Sperm donation worries then and now

We've learned a thing or two about sperm donation over the years.

2 minute read

Progress may be slow, but it's progress nonetheless. The key is to listen. The other key is to ask questions. The other key is to be willing to change our minds based on the evidence.

Below, a short tally of our shifting worries.

What we worried about then

that the dad would be embarrassed

that the mom would be embarrassed

that the donor would be embarrassed

that the mom would sue for child support

that the child would want to live with the sperm donor

that the child would just be confused if they found out

What we worry about now

that the child might suffer because they don't know

that the child might suffer because they find out at a bad time

that anonymity is used to hide how large donor families are

that anonymity is used to hide that the wrong donor was used

that anonymity is used to hide the fact that doctors sometimes use their own sperm

that sperm banks don't always honour their commitment to open-identity

that offspring may be sexually attracted to each other and not know they’re siblings

What sperm banks worry about

that donors will find out how many offspring they have

that parents will find out how many siblings their kids have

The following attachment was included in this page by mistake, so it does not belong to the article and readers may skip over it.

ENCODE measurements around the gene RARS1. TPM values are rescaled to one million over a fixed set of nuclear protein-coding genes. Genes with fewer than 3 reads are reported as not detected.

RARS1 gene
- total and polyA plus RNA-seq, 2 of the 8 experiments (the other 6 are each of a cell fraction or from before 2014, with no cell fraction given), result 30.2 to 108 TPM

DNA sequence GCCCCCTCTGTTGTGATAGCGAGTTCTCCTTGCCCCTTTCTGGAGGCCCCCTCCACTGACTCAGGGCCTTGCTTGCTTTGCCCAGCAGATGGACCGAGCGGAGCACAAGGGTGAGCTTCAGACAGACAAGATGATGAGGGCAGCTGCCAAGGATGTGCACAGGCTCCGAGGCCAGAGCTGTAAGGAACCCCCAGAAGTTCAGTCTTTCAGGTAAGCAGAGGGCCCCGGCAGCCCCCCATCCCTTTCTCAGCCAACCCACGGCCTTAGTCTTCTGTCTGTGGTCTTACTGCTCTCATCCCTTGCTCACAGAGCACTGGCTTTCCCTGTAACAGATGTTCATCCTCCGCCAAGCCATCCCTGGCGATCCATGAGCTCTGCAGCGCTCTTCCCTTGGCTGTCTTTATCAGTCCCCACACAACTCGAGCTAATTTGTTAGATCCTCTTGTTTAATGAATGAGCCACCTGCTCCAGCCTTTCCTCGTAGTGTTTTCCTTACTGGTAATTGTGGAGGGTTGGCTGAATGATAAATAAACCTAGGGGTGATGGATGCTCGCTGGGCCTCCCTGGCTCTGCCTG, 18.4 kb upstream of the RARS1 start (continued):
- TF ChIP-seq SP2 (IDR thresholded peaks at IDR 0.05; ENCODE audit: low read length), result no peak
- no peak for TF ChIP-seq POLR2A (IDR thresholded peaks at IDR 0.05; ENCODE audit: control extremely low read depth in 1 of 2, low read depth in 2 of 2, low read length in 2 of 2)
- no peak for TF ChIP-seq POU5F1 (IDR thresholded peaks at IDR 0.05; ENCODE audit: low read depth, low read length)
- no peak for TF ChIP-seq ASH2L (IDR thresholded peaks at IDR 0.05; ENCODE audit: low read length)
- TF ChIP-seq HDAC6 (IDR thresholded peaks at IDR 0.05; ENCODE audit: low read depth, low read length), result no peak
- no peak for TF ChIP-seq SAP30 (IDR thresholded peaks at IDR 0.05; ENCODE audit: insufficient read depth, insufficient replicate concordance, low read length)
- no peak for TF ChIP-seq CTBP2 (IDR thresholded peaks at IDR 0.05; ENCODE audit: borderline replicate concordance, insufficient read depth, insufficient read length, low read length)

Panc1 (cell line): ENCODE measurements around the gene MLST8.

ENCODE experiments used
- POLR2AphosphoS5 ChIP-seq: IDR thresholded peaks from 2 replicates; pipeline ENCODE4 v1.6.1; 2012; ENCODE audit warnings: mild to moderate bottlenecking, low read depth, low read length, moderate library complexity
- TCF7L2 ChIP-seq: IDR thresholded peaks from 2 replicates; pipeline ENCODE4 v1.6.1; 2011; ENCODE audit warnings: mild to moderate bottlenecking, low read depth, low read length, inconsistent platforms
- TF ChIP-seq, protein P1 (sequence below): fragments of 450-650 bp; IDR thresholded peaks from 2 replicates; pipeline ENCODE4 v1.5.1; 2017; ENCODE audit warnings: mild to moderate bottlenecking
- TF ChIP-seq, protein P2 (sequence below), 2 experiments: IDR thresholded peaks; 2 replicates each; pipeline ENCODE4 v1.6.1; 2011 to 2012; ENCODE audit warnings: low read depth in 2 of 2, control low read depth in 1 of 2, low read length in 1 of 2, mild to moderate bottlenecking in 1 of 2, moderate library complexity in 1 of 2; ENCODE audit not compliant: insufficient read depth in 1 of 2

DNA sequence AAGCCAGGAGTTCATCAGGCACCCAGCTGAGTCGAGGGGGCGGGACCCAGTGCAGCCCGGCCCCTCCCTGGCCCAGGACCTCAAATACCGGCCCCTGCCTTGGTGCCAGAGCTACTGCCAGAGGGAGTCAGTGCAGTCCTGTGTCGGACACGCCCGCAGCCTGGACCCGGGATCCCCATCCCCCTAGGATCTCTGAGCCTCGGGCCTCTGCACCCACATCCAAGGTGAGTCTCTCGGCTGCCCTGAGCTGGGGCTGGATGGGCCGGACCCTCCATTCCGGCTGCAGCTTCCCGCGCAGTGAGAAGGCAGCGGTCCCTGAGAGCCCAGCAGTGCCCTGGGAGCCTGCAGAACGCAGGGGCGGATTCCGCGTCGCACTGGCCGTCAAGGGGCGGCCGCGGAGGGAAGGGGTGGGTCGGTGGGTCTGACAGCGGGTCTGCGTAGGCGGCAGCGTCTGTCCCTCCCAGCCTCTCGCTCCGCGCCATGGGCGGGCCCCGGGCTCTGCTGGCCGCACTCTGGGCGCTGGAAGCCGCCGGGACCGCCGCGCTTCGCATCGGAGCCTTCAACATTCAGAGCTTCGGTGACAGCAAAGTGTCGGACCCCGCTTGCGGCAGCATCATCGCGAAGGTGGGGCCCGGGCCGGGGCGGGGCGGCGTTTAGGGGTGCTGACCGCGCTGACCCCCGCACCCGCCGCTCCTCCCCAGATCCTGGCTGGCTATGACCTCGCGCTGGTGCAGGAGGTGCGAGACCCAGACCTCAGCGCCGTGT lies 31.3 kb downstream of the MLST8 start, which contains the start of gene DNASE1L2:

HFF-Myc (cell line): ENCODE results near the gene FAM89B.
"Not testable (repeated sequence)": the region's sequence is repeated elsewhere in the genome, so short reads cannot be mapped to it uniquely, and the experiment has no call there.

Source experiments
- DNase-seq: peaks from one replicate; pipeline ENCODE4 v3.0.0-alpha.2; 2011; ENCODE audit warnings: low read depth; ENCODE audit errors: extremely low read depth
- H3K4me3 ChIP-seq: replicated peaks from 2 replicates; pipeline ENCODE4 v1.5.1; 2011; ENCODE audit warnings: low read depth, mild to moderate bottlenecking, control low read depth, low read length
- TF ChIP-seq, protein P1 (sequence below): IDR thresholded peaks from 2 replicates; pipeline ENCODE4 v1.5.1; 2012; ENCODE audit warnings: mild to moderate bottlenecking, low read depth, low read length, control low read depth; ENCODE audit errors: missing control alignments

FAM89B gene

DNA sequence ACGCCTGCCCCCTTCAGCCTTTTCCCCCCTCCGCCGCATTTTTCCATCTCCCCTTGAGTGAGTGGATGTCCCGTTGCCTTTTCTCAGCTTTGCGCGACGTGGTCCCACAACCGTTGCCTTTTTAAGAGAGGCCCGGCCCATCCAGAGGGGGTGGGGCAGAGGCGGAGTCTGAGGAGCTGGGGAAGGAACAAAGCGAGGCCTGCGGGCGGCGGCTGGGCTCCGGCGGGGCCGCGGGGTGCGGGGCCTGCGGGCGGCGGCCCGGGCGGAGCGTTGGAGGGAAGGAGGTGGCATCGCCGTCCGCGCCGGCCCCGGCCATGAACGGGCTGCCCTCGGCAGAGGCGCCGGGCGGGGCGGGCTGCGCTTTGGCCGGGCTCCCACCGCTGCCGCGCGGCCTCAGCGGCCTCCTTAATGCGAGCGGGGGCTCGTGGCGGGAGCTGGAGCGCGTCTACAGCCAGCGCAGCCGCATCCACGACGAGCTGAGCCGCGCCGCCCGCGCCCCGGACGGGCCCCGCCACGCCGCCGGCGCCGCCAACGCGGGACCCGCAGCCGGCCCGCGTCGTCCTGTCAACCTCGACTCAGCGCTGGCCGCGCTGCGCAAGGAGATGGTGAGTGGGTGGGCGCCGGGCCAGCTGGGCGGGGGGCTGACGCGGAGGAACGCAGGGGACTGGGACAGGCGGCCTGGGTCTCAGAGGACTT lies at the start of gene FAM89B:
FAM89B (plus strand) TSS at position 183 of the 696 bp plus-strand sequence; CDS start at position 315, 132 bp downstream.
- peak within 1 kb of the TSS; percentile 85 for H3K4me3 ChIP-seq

that donors will do the math and figure out how much money banks have made off them

that parents will realize there isn't enough medical screening

that they'll be sued

that donors will realize that genetic testing means anonymity is dead

that some donors won't donate if they are told the truth about anonymity

that at some point donors will realize that donating is more than just "providing a sample"

that some donors will embrace knowing their donor offspring

that donors and offspring will communicate with each other and learn these truths

What we have learned

that many offspring are deeply curious

that some offspring just don't care

that deceit is worse than embarrassment

that many offspring are harmed by not knowing or by not being able to know

that it's possible to be deeply curious and to love your parents

that knowing half-siblings can be meaningful

that donor half-siblings are a lot like other siblings — some good, some meh

that wanting to know about your donor is different from wanting to live with him

that knowing your medical history can sometimes save your life

that a donor child becomes an adult, with the same rights and the same desire for connectedness as everyone else

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Note: The final item under “what we worry about now” was added at the suggestion of multiple readers.